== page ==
With London’s Frightfest drawing ever closer, one of the fun things to do is go through the list of movies on offer, chalking up the must-sees, the maybes and the maybe-nots.

Well, for me, Maniac – the tale of a twisted individual who has a festish for human scalps –  definitely falls into the former camp.

With the grimy original still imprinted on my mind (even though I saw it roughly 20 years ago while at university), the idea of a remake had me both scratching my head and grinding my teeth in frustration – here’s another desecration of a horror classic on the way I thought.

But then you realise that the film is directed by Franck Khalfoun, and produced by Alexandre Aja (who previously teamed up on Switchblade Romance and Piranha) and the thing suddenly becomes more interesting.

Even more so when you realise that Elijah Wood has been cast as the eponymous psycho – an out there decision that definitely has the potential to work.

Sure, Wood has attempted to play against type before (the misfireGreen Streetinstantly springs to mind), but I will happily sit through him attempting to do so again.

As soon as this movie was mooted, it was inevitable that many in the horror community would be up in arms – they always are (I know – I’m part of it).

But when I revisited the original again it struck me that aside from the excellent effects work of Tom Savini, the sleazy performance of Joe Spinell and the overall tone, the 1980 original is certainly not untouchable.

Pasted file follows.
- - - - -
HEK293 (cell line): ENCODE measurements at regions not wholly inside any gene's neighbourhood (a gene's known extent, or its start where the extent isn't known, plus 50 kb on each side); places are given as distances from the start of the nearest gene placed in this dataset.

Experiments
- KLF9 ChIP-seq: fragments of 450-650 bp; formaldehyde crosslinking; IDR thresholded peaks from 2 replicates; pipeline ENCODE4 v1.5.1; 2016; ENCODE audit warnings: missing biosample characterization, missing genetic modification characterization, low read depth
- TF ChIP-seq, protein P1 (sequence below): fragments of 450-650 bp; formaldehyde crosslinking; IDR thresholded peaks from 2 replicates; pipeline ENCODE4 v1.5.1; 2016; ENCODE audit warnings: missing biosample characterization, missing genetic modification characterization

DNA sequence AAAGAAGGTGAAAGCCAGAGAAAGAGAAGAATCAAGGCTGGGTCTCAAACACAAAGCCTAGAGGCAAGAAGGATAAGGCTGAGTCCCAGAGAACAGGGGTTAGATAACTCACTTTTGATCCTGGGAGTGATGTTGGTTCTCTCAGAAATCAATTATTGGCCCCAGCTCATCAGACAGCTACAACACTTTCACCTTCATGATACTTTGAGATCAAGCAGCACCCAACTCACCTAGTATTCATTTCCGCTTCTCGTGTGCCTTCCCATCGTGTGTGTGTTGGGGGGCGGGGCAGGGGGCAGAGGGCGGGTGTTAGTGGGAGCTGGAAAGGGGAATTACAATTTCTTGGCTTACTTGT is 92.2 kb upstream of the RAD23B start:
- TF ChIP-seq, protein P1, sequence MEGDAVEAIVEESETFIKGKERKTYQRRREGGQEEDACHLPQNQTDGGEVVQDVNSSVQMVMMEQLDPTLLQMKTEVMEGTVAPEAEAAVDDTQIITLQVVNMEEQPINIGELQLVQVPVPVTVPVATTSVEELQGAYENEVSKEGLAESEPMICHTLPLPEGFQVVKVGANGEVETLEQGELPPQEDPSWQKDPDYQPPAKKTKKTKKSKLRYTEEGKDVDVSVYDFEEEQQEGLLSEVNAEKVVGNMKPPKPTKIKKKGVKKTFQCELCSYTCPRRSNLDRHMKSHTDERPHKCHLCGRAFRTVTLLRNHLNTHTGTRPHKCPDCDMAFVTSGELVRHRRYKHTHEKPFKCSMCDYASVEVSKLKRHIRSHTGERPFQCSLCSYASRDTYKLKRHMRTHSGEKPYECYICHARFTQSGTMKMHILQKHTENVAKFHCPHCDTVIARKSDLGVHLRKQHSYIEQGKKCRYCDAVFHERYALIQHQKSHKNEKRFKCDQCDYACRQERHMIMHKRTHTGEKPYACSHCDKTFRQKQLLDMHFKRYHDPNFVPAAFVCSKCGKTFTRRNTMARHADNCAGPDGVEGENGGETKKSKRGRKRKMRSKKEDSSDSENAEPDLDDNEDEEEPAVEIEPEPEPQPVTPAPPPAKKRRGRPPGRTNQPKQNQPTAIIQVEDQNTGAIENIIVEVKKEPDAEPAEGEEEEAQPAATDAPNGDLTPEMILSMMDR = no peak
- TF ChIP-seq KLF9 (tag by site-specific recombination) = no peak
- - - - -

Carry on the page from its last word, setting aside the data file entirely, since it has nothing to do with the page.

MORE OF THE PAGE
And, lest we forget, Aja has shown a deft touch when it comes to classic horror remakes with his excellent take on The Hills Have Eyes a few years back.

So I will go into this update with a very open mind, especially after the intriguing trailer that surfaced for the 2012 version.

 

And to compare, here’s a trailer for director William Lustig’s original:

 

Maniac (2012) is screening at Frightfest on Saturday, August 25.

About The Author

Simon Fitzjohn

Simon is a journalism tutor in London, who also just happens to be a movie fanatic, with a craving for the darker side of cinema. He has written two books, one on the horror films of director Bob Clark (2014) and the other on the history of the character Norman Bates (2015). His third book, on the work of British exploitation director Pete Walker, is due in 2017.